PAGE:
Are you torn about giving your child a pacifier? I know I sure was when my daughter was born. On one hand, it helped her to go to sleep at night. It didn’t seem to be hurting anything. And it was like a lifeline for me on days when I was in tears myself. But, on the other hand, I had friends and family and co-workers and people in line at the grocery store all warn me against it. Things I heard:
- It will make her teeth grow in crooked
- All that sucking will damage her soft palette.
- She’ll get nipple confusion.
- She’ll get ear infections.
- It will delay speech development.
- It will be impossible to get her to give it up.
I know now that some of these things I was told were true and some were complete nonsense! But as a new mom, I was overwhelmed and worried that I was going to ruin my poor baby’s life if I made the wrong decision about using a pacifier. So, let’s take a look at these and see what’s true and what isn’t.
Crooked Teeth and Damaged Soft Palette
False! A pacifier can be used very safely up to the age of 2 with no worries that it will damage her teeth or their alignment according to the American Academy of Pediatric Dentistry
False! – mostly. I had to look this one up as a new mom. I had never even heard of such a thing. But it seems that if a newborn is given a pacifier too soon, he or she can get confused between the type of sucking needed during breastfeeding and the type of sucking needing while using a pacifier. In worst case scenarios it can potentially cause a baby not to breastfeed correctly. But the likelihood of this is minimal if you wait a few weeks to introduce a pacifier to your baby. If you already bottle feed, there shouldn’t be a problem at all.
True – BUT… This one is, unfortunately, true in some cases. There is a correlation between pacifier use and ear infections in children over the age of six months. HOWEVER, this was most significant for ‘continual users’, children who sucked on pacifiers nonstop. For most children, the increased risk was small. In fact, doctors aren’t even sure how a pacifier can lead to an ear infection and admit that the increased ear infections could be due to other reasons.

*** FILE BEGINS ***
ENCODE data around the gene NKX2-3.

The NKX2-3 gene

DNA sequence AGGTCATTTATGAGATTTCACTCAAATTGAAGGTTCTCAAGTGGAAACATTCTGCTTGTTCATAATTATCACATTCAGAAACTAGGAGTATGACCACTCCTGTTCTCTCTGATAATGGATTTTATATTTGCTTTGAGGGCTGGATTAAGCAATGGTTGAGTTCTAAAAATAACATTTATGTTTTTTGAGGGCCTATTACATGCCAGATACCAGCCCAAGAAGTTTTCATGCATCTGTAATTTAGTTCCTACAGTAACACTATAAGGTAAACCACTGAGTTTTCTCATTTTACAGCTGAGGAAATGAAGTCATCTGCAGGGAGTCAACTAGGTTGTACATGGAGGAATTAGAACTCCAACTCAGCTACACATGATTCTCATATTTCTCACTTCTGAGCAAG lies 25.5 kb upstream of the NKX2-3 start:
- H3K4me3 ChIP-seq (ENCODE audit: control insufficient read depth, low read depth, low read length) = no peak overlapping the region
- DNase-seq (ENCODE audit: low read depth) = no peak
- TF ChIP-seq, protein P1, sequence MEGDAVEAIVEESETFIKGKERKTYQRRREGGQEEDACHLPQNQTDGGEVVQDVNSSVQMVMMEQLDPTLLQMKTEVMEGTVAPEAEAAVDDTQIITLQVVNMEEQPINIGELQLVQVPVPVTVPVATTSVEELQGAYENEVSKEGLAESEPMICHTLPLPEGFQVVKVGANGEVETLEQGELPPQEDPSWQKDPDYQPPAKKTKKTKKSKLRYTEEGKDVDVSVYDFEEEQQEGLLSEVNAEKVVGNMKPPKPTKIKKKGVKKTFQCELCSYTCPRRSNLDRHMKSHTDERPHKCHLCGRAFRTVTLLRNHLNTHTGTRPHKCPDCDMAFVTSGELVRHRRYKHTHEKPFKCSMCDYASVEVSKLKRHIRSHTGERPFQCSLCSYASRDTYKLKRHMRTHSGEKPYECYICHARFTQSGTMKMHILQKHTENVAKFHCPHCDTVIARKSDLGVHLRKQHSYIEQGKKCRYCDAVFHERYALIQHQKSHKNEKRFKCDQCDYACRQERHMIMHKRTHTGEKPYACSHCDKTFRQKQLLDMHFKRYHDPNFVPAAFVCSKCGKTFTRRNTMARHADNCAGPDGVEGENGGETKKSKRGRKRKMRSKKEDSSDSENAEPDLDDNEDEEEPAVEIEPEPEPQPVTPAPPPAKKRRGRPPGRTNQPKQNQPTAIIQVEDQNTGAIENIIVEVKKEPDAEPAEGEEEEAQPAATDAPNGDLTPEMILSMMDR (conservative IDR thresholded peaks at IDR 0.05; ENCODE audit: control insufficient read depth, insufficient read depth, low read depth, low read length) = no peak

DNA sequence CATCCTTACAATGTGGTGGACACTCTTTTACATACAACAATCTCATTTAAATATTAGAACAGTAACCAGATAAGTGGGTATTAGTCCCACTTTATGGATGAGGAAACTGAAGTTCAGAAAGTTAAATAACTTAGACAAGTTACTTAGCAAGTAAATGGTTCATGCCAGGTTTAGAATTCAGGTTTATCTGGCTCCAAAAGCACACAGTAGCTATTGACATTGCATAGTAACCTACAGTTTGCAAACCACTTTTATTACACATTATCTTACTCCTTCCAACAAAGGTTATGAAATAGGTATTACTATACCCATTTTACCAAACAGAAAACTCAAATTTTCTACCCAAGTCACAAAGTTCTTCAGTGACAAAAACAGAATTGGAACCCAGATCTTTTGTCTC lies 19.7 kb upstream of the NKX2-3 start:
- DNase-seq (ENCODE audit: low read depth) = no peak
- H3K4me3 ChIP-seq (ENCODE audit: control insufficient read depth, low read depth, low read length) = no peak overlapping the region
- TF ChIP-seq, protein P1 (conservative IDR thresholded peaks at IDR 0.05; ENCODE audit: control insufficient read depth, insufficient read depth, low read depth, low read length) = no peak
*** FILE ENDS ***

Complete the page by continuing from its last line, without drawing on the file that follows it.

False! Unless your child is addicted to their pacifier past the age of three there very little fear that your child’s speech will be delayed. If you want more proof, my daughter used a pacifier and, thirteen years later, I wrote a post about raising a hyperverbal child.
True. This is the biggest, most real concern out there. Since using a pacifier is soothing for a baby, they will grow accustomed to the sensation and find it hard to do without it. How hard will it be to break the habit when the time comes put away the pacifier? Well, that really all depends on your child. Some kids can transition like a breeze. Others really struggle. There is a ton of advice online about ways to help your child move past their need for a pacifier. And, since I don’t see many full-grown adults with pacifiers in their mouths I’m pretty sure most of us DO eventually kick the habit!
Pacifiers are a great way to help a baby self-soothe themselves when they are stressed. Most all myths about pacifiers fall apart when you start researching. In general, most all the bad side effects caused by a pacifier can be avoided by:
- Giving up the pacifier before age 3.
- Not using a pacifier perpetually.
Given this information, you can now feel completely at ease with giving your baby a pacifier and know that it is not going to harm them. In fact, it will likely help both of you get a good night’s sleep!